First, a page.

Men over 6 ft are 24% less likely to develop heart failure
Scientists claim that tall men are 24% less at risk of heart problems, besides other advantages.
Harvard researchers have found that those who are more than 6ft are 24% less likely to suffer from heart failure than men just a few inches smaller.
Scientists looked at the records of 22,000 male doctors in their mid-fifties who were subsequently followed over a 22-year period.
They each filled in an initial questionnaire on their height, weight and general health and then every year subsequently filled in surveys about any new medical diagnoses.
The study, published in the American Journal of Cardiology, found that 1,444 men developed heart failure which was about 7% of the total.
Men who were 6 ft (1.8 meters) or over were 24% less likely to report having heart failure than those who were 5ft 8 (1.72 meters) or smaller.
This was after their age and weight, as well as whether they had high blood pressure and diabetes, had all been taken into account.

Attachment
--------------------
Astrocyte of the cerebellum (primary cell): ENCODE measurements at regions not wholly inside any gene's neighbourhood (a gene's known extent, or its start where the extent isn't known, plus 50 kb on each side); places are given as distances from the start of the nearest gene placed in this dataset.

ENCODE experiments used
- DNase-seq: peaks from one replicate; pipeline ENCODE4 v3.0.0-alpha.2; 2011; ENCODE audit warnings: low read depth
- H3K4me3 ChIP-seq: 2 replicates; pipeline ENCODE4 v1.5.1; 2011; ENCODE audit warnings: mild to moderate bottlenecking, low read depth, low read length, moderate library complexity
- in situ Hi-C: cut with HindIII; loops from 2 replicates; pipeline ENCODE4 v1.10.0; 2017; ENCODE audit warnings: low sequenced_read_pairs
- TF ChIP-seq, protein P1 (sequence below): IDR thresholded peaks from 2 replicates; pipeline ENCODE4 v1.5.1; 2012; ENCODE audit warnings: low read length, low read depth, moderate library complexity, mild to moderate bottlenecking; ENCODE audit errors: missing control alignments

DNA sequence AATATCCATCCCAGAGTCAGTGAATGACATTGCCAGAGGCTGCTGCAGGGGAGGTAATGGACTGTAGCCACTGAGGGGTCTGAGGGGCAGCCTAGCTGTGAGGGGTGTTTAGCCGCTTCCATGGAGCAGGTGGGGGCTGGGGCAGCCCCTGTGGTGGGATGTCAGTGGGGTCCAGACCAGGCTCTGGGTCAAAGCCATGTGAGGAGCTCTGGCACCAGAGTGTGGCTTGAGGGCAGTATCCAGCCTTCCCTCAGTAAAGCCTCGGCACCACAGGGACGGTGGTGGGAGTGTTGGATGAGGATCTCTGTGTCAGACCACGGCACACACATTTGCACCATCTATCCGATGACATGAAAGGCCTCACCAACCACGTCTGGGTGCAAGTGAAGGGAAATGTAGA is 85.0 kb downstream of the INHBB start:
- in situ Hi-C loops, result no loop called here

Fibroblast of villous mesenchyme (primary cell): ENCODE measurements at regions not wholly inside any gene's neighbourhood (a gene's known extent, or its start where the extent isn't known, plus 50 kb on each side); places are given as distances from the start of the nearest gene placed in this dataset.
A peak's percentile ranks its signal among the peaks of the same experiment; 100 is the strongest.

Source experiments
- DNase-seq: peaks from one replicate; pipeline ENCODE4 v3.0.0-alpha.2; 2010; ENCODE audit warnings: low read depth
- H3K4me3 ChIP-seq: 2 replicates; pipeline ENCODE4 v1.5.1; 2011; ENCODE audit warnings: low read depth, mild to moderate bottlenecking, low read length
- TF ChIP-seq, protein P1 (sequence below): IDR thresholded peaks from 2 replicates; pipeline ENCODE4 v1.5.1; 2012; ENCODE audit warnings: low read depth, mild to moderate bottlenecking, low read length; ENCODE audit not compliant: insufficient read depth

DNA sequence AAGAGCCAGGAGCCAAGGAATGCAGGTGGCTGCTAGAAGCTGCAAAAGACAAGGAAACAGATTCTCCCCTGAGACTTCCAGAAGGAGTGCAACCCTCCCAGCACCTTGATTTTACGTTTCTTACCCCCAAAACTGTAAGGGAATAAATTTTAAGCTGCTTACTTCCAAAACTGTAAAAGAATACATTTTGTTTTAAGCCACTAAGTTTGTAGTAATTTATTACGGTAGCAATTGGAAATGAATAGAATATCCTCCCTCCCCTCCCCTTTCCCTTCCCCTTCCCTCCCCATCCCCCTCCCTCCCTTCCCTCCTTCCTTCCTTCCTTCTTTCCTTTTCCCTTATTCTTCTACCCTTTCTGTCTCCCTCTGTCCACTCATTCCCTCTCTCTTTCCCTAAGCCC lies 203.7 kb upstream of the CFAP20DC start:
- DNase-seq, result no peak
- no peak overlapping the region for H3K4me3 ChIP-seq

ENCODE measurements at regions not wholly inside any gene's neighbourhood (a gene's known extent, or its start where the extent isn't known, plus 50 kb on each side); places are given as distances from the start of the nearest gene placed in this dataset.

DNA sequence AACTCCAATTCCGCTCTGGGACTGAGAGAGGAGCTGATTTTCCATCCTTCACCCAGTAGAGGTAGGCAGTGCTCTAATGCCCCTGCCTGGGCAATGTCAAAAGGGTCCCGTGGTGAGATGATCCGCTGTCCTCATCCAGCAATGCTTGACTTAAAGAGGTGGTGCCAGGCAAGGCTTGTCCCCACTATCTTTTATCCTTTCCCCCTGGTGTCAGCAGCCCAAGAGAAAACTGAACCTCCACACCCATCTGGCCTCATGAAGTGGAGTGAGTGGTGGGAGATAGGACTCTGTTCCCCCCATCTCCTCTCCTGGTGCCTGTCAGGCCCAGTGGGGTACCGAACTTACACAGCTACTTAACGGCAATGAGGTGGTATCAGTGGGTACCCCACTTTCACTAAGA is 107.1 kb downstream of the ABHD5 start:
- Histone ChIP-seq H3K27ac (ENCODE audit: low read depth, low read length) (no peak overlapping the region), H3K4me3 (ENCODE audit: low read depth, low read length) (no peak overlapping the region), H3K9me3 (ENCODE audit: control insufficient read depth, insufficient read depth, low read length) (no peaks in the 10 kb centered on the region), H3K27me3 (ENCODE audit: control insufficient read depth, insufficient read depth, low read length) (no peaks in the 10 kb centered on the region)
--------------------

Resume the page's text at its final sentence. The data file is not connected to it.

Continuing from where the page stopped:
The scientists think that one reason is that shorter men may have had childhood diseases that stunted their growth. In adulthood this could have led to the build-up of plaque in their arteries and higher blood pressure.
But they also think that the biology of taller men may put them at less risk.
Scientists say that there is greater distance between certain points in tall men’s arteries and their hearts which puts the heart under less strain.
Jeffrey Teuteberg, a cardiologist at the University of Pittsburgh Medical Center who was not involved in the study said: “As much as we know about the development of very common diseases like heart failure, there’s still a lot we don’t know.
“There’s still a lot more that impacts the development of those diseases beyond those things.
“The message certainly shouldn’t be: <<If you’re tall, don’t worry about these sorts of things, or if you’re short, you’re doomed.>>”
Heart failure affects occurs when the heart are too weak to properly pump blood around the body and can be caused by heart attacks, which cause the organ to weaken.